Wednesday, August 19, 2009

U.S. Dollar

8/19/09 U.S. Dollar

Pacific Investment Management Co., which runs the world’s biggest bond fund, said the dollar will probably fall as it loses its status as a reserve currency.
The dollar will especially drop against emerging-market counterparts,
Curtis A. Mewbourne, a Pimco portfolio manager, wrote in a report on the company’s Web site. Investors should consider cutting their holdings of the U.S. currency, he said.

Deere & Co. said Wednesday its fiscal third-quarter earnings fell to $420 million, or 99 cents a share, from $575 million, or $1.32 a share, in the year-ago period. Sales plunged 24% to $5.9 billion. For 2009, the Moline, Ill., farming-equipment maker forecast a net income of $1.1 billion, in line with analysts' mean expectation. Deere lowered its 2009 sales forecast amid declining demand for lawn and construction machinery.

Mainland China's top stock markets suffered their latest in a string of heavy falls Wednesday, with the Shanghai Composite Index closing down 4.3% and the Shenzhen Composite Index ending 4.9% lower. The Shanghai A-share benchmark index has served as something of a leading indicator for quarterly GDP growth over the past three years.

Warren Buffett: "With government expenditures now running 185 percent of receipts, truly major changes in both taxes and outlays will be required. A revived economy can’t come close to bridging that sort of gap...Unchecked greenback emissions will certainly cause the purchasing power of currency to melt. The dollar’s destiny lies with Congress."

German producer prices have recorded their largest year-on-year fall since the second world war, highlighting the weakness of inflationary pressures across Europe.
Prices of industrial products were 7.8 per cent lower in July than 12 months earlier, the steepest such fall since records began in 1949, the German federal statistics office reported.

Stora Enso Oyj said Wednesday it will lay off up to 1,100 workers, cut production and close mills in Finland as the Nordic paper maker continues to struggle with dwindling revenue.
The announcement came four weeks after the company reported a second-quarter net loss of euro368 million ($523 million) and a 24-percent drop in net sales to euro2.2 billion.
Stora Enso said it will close a pulp mill by the end of the year and a sawmill in 2010. Also, cutbacks and reorganization at other mills will be made to save costs, it added.

Natural gas prices fell to seven-year lows Tuesday.

Near-term futures prices in New York slid 7 cents, or 2.1%, to $3.10 per million British thermal units -- the ninth straight decline and the lowest price since Aug. 2002.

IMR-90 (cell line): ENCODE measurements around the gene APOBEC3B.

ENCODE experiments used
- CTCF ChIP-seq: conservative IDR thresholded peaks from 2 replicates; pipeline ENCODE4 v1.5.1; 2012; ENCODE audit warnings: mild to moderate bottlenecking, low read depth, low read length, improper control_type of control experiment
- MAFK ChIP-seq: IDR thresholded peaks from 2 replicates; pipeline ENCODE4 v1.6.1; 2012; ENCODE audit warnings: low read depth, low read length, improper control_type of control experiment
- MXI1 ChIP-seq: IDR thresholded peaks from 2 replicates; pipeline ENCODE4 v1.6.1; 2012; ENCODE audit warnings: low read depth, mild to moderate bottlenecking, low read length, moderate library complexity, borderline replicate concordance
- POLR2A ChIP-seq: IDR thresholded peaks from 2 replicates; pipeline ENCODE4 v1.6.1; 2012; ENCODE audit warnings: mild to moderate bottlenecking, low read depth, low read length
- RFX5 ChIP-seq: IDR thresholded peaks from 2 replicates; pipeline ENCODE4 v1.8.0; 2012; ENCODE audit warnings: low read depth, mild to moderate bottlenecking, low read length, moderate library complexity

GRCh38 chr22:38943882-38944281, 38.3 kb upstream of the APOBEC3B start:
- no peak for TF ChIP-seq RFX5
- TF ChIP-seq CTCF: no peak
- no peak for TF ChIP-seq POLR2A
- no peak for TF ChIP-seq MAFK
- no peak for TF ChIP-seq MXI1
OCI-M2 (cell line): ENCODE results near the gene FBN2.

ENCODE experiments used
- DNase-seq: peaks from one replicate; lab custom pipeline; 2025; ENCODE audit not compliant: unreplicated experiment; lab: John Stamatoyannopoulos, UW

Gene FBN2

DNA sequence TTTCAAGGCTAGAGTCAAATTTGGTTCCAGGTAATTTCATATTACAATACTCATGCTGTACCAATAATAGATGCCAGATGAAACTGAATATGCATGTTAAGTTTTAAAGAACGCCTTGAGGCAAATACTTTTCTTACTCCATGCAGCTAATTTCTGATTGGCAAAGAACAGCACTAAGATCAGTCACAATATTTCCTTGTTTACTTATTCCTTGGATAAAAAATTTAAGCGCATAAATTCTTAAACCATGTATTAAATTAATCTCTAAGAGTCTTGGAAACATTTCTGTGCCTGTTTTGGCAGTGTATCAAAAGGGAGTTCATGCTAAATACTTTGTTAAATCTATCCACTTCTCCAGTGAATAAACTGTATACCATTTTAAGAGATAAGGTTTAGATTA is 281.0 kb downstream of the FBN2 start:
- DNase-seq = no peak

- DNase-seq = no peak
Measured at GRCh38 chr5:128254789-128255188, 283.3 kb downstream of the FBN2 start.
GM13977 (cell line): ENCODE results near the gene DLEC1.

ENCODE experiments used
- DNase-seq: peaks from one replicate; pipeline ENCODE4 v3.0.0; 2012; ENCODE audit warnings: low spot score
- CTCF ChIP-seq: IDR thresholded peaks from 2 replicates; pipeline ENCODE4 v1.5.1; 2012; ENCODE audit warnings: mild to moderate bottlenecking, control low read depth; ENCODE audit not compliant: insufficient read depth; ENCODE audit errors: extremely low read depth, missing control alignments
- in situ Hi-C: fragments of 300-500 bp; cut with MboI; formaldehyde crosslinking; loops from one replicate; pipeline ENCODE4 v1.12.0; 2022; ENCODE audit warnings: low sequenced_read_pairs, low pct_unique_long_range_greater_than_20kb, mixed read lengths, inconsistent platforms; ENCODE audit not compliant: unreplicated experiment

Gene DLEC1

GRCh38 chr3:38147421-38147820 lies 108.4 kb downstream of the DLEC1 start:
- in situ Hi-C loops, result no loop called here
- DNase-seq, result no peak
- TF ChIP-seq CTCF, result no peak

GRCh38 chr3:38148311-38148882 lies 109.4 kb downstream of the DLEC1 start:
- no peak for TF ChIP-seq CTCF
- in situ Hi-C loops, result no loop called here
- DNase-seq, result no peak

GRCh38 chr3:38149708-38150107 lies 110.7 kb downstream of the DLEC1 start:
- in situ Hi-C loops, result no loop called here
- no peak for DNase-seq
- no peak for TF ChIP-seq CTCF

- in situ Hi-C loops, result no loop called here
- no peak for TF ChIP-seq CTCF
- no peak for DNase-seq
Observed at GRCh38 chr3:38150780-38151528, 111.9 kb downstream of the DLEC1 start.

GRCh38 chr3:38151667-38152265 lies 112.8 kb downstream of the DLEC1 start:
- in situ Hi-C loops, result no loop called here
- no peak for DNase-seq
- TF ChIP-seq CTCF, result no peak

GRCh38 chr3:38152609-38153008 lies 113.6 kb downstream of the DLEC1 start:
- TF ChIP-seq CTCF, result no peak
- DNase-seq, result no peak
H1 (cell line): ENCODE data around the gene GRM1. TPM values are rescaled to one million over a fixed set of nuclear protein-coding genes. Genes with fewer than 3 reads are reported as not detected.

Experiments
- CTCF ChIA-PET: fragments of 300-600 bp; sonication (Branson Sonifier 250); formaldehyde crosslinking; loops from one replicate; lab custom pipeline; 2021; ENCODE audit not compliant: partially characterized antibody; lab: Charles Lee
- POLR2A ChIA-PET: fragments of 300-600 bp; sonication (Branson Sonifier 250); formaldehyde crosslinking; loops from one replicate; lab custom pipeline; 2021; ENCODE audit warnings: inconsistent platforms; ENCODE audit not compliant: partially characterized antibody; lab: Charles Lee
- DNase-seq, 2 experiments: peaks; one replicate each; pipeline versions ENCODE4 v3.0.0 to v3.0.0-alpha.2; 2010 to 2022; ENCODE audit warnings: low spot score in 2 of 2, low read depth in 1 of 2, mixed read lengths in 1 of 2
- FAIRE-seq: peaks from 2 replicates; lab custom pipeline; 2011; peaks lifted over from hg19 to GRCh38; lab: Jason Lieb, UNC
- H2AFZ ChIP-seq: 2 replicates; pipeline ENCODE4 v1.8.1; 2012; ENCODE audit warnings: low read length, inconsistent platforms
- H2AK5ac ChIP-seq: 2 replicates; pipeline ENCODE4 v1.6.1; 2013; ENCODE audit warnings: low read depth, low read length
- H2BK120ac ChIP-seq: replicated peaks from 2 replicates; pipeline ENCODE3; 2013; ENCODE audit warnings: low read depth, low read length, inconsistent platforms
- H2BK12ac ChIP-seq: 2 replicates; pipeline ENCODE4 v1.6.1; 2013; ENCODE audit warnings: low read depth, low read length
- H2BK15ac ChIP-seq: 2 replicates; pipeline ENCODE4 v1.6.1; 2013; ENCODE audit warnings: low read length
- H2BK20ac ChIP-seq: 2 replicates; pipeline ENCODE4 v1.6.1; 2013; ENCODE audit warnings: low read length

While crude oil prices have jumped 55% this year, to $69.19 a barrel as of Tuesday, natural gas has plunged 45%.

George Ure: "So if printing is up 17% on the money side, and the annualized current report rate of deflation (finished producer prices annualized) is still down 11%, that means true deflation is still in control, which is enough to scare the hell out of the central banksters.

But that's OK, since the dealing of the Treasury and the Fed are allowing banks to do a little money laundering on their balance can rest assured: "Good times are just ahead."

In May, RISD revealed that its endowment had fallen from $374 million in December 2007 to about $250 million. The school also announced layoffs of about 20 staff members, a tuition hike and the closure of the museum for all of August.

Nouriel Roubini: "So, the end of this severe global recession will be closer at the end of this year than it is now, the recovery will be anaemic rather than robust in advanced economies, and there is a rising risk of a double-dip recession. The recent market rallies in stocks, commodities and credit may have gotten ahead of the improvement in the real economy. If so, a correction cannot be too far behind."

Chinese refiners increased their combined crude oil processing volume to a new record high of 33.11 million metric tons, or 7.83 million barrels per day, in July, while overall implied oil demand in China rose 4.2% from a year ago to 34.92 million metric tons, energy information provider Platts said in a statement on Wednesday. July was the fourth consecutive month to register a year-on-year increase in China's apparent oil demand, which includes barrels moving into storage, Platts said.

Ian Mathias: "The “cash for clunkers” program is creating a small jobs boom — for the government. The Obama administration has vowed to triple the number of government employees processing “cash for clunker” vouchers from U.S. dealerships. The program has been such a “success” that the government can’t keep up with the vouchers coming in, and poor dealers are complaining that they have to sit on big losses while they wait for government reimbursement.